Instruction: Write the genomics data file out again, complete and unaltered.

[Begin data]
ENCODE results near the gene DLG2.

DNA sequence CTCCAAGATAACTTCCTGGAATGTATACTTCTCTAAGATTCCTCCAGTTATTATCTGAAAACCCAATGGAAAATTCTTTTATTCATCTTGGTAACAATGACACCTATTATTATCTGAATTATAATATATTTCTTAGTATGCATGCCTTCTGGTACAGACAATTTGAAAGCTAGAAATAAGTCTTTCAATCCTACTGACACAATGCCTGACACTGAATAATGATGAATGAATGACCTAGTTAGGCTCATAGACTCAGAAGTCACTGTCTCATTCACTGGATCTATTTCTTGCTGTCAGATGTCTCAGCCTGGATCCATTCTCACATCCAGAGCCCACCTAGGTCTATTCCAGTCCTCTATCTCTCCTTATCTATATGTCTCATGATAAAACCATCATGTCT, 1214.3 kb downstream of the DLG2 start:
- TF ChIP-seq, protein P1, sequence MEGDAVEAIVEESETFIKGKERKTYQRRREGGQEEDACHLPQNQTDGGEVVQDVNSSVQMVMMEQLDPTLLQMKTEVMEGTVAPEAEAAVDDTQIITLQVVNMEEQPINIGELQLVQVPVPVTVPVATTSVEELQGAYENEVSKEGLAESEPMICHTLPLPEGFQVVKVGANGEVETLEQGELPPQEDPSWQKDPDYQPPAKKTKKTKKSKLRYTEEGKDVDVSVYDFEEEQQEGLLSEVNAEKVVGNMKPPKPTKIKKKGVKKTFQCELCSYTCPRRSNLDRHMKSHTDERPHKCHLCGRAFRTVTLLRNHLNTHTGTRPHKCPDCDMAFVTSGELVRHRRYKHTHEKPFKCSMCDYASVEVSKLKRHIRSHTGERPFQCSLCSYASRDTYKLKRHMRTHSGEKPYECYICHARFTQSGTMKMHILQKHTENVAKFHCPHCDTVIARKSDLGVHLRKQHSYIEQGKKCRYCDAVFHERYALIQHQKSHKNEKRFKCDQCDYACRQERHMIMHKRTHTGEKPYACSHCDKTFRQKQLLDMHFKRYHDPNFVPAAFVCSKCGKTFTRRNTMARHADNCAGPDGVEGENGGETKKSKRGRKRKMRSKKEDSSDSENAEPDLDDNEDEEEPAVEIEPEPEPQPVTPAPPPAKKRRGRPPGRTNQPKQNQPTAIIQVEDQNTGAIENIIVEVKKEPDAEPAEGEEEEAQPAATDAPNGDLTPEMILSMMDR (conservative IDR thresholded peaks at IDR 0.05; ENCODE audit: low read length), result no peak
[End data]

ENCODE results near the gene DLG2.

DNA sequence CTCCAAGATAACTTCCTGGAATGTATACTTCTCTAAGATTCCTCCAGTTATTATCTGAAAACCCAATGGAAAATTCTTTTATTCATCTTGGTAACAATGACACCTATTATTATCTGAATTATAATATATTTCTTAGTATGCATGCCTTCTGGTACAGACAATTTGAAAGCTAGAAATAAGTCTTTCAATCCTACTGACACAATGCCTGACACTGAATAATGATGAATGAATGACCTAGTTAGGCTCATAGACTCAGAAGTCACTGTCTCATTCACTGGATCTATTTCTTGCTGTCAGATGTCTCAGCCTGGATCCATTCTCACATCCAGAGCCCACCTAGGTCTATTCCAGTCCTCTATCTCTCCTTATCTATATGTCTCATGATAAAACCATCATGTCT, 1214.3 kb downstream of the DLG2 start:
- TF ChIP-seq, protein P1, sequence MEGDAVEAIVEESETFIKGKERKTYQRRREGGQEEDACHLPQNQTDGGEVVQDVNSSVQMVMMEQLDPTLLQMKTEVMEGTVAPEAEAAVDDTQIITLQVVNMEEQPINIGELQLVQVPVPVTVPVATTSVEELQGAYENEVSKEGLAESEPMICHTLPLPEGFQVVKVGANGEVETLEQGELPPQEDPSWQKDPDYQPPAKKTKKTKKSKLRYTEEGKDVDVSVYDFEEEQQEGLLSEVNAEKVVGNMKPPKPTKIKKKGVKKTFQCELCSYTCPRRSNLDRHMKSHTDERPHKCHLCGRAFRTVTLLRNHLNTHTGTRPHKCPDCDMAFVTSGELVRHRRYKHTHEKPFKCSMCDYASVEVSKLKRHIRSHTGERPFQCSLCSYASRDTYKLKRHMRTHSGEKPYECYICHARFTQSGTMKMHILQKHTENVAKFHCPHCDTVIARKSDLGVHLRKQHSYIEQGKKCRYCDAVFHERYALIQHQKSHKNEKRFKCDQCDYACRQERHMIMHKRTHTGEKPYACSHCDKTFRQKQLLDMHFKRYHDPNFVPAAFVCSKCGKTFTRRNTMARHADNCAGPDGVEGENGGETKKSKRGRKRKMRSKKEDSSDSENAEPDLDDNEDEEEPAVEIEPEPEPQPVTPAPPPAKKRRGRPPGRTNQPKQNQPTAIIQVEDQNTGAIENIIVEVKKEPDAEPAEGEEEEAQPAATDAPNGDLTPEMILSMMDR (conservative IDR thresholded peaks at IDR 0.05; ENCODE audit: low read length), result no peak